Where do you do most of your writing? When do you do your best work?
It depends what stage I’m at. At the very beginning of an idea, it’s usually middle of the night scribbles from my bed. My favourite bit is the first draft when all the ideas are buzzing. At that point, my preference is to use a favourite pen and a gorgeous new notebook; then I like to get up early and go to my local cafĂ© where there’s a mezzanine area that is almost always quiet. It’s like my own little nook and I love going there to write. I do have a study at home, with a desk which overlooks our garden. Unfortunately, I’m a total clutter-bug and the desk is often awash with papers and books, so I often end up working at the dining room table. Our two greyhounds, Dylan and Maxie are always stretched out, close by - and at some point, I try to remember to take them out for a walk so that I’m not sitting down all day! After dark, I’m not very productive in terms of words-on-a-page, but I do most of my thinking, planning and plotting just before I go to sleep.

What books are you reading at the moment?
I’m reading Lucy Treloar’s Wolfe Island which I’m really enjoying. Unfortunately, with so much going on in the run up to Hide’s release, I’ve been reading it in fits and starts which is definitely not my favourite way to enjoy a good book! Next up is Favel Parrett’s There Was Still Love and after that, David Nichols, Sweet Sorrow. I also bought Elizabeth Strout’s Olive, Again recently, to add to the TBR pile before Santa (hopefully!) brings more.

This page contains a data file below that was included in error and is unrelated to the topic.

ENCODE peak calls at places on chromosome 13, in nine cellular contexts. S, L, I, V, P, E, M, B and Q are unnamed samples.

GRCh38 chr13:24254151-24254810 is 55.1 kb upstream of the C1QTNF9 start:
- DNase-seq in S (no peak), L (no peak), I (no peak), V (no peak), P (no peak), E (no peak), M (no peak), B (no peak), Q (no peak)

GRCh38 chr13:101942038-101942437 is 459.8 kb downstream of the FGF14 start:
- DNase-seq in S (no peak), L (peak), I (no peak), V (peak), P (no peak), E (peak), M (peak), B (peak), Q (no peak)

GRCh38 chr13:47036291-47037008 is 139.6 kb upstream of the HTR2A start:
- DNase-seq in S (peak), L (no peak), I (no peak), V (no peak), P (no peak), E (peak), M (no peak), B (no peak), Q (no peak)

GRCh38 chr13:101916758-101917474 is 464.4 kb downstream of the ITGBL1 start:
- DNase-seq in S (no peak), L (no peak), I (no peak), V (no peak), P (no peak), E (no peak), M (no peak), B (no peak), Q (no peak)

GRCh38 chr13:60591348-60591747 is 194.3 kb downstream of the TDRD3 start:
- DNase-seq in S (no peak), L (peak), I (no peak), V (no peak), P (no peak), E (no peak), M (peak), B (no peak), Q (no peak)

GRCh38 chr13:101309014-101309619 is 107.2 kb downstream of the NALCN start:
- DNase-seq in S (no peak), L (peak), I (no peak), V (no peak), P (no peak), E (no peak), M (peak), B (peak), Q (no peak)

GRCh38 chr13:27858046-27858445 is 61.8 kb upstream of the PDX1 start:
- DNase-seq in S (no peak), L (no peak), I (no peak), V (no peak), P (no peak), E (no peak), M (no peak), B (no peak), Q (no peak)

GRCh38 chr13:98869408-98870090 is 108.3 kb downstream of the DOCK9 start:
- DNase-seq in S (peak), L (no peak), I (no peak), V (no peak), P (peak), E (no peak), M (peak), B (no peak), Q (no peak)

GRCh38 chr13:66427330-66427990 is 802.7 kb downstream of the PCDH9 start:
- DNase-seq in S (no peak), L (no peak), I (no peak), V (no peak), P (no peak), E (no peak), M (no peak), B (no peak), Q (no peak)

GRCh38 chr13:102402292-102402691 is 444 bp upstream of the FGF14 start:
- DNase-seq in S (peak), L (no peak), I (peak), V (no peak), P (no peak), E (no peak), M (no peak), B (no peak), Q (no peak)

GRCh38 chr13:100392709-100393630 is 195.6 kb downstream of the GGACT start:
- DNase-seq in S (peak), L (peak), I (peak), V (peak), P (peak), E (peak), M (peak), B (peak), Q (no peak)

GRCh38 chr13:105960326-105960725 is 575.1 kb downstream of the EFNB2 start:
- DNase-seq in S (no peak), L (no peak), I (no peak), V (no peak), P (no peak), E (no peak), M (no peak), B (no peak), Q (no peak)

What are some of your favourite books/authors?
I like variety in what I’m reading as well as what I’m writing. Last year, before Heaven Sent came out, I was fully immersed in YA. My Sister Rosa, Between Us and It Sounded Better in my Head stand out in my mind as ones I read and loved. I also enjoy women’s fiction, so I race through Liane Moriarty books and just about anything by Anne Tyler. I think my favourite books of the last couple of years would be Eva Hornung’s The Last Garden which was just delicious, as was Eleanor Oliphant is Completely Fine by Gail Honeyman.

I loved Eleanor Oliphant is Completely Fine too and have My Sister Rosa by Justine Larbalestier on my TBR. Do you have a favourite bookshop in Adelaide?
Well now, authors need ALL the bookshops so there can’t be favourites! Adelaide is blessed with lovely bookstores, so I feel very lucky to be so spoilt for choice. I recently visited Harry Hartog’s in Burnside and Dymocks Adelaide – both have staff who are wonderfully supportive of local authors and they both gave me a very warm welcome. We also have the beautiful Shakespeare’s Bookshop in Blackwood run by Becky and Mike Lucas, Dillons in Norwood, and up here in the Hills – my local – Matilda Bookshop. I’m fortunate to have so many gorgeous places to buy good books.